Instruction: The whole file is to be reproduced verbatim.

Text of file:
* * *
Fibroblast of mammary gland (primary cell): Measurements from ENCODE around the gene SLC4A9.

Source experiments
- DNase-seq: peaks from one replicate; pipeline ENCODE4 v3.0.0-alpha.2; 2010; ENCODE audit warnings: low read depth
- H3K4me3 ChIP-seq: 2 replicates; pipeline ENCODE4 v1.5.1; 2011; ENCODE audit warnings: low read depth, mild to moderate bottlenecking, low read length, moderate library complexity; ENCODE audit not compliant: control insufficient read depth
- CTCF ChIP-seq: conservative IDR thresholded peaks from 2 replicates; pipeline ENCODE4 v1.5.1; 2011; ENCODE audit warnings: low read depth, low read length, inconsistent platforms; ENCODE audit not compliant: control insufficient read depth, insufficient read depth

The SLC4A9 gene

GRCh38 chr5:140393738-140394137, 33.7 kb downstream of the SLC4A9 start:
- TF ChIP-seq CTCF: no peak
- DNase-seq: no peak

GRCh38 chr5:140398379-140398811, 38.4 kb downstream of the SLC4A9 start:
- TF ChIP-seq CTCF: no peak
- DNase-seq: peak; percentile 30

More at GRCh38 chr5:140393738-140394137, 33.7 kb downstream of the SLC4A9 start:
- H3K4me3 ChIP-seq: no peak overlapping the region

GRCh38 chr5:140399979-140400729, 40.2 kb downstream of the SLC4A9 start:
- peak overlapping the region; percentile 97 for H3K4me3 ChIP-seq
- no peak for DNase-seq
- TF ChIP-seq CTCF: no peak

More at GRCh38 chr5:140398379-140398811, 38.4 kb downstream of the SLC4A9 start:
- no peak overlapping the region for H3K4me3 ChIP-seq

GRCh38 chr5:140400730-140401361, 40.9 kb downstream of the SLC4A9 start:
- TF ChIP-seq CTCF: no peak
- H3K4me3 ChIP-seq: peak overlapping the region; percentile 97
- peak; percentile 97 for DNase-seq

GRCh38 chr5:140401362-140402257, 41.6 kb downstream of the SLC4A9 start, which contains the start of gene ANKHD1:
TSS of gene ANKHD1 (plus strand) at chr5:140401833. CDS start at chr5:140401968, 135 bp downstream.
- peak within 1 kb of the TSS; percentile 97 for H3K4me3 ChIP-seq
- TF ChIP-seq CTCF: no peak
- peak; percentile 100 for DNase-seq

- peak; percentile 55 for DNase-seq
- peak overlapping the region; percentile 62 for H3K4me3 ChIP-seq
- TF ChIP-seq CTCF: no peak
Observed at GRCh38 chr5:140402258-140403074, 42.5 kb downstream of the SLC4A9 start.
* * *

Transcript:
Fibroblast of mammary gland (primary cell): Measurements from ENCODE around the gene SLC4A9.

Source experiments
- DNase-seq: peaks from one replicate; pipeline ENCODE4 v3.0.0-alpha.2; 2010; ENCODE audit warnings: low read depth
- H3K4me3 ChIP-seq: 2 replicates; pipeline ENCODE4 v1.5.1; 2011; ENCODE audit warnings: low read depth, mild to moderate bottlenecking, low read length, moderate library complexity; ENCODE audit not compliant: control insufficient read depth
- CTCF ChIP-seq: conservative IDR thresholded peaks from 2 replicates; pipeline ENCODE4 v1.5.1; 2011; ENCODE audit warnings: low read depth, low read length, inconsistent platforms; ENCODE audit not compliant: control insufficient read depth, insufficient read depth

The SLC4A9 gene

GRCh38 chr5:140393738-140394137, 33.7 kb downstream of the SLC4A9 start:
- TF ChIP-seq CTCF: no peak
- DNase-seq: no peak

GRCh38 chr5:140398379-140398811, 38.4 kb downstream of the SLC4A9 start:
- TF ChIP-seq CTCF: no peak
- DNase-seq: peak; percentile 30

More at GRCh38 chr5:140393738-140394137, 33.7 kb downstream of the SLC4A9 start:
- H3K4me3 ChIP-seq: no peak overlapping the region

GRCh38 chr5:140399979-140400729, 40.2 kb downstream of the SLC4A9 start:
- peak overlapping the region; percentile 97 for H3K4me3 ChIP-seq
- no peak for DNase-seq
- TF ChIP-seq CTCF: no peak

More at GRCh38 chr5:140398379-140398811, 38.4 kb downstream of the SLC4A9 start:
- no peak overlapping the region for H3K4me3 ChIP-seq

GRCh38 chr5:140400730-140401361, 40.9 kb downstream of the SLC4A9 start:
- TF ChIP-seq CTCF: no peak
- H3K4me3 ChIP-seq: peak overlapping the region; percentile 97
- peak; percentile 97 for DNase-seq

GRCh38 chr5:140401362-140402257, 41.6 kb downstream of the SLC4A9 start, which contains the start of gene ANKHD1:
TSS of gene ANKHD1 (plus strand) at chr5:140401833. CDS start at chr5:140401968, 135 bp downstream.
- peak within 1 kb of the TSS; percentile 97 for H3K4me3 ChIP-seq
- TF ChIP-seq CTCF: no peak
- peak; percentile 100 for DNase-seq

- peak; percentile 55 for DNase-seq
- peak overlapping the region; percentile 62 for H3K4me3 ChIP-seq
- TF ChIP-seq CTCF: no peak
Observed at GRCh38 chr5:140402258-140403074, 42.5 kb downstream of the SLC4A9 start.